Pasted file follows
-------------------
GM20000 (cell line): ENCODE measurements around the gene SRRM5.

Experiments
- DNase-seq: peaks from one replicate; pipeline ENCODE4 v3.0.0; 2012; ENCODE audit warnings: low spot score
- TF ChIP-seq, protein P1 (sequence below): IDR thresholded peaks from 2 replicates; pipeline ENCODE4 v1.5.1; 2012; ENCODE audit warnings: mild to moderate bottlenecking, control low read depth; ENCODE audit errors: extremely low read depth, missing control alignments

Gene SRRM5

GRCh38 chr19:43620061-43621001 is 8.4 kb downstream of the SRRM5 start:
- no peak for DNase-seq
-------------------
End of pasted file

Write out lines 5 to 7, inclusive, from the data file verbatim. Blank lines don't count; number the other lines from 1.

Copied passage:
Gene SRRM5

GRCh38 chr19:43620061-43621001 is 8.4 kb downstream of the SRRM5 start:
- no peak for DNase-seq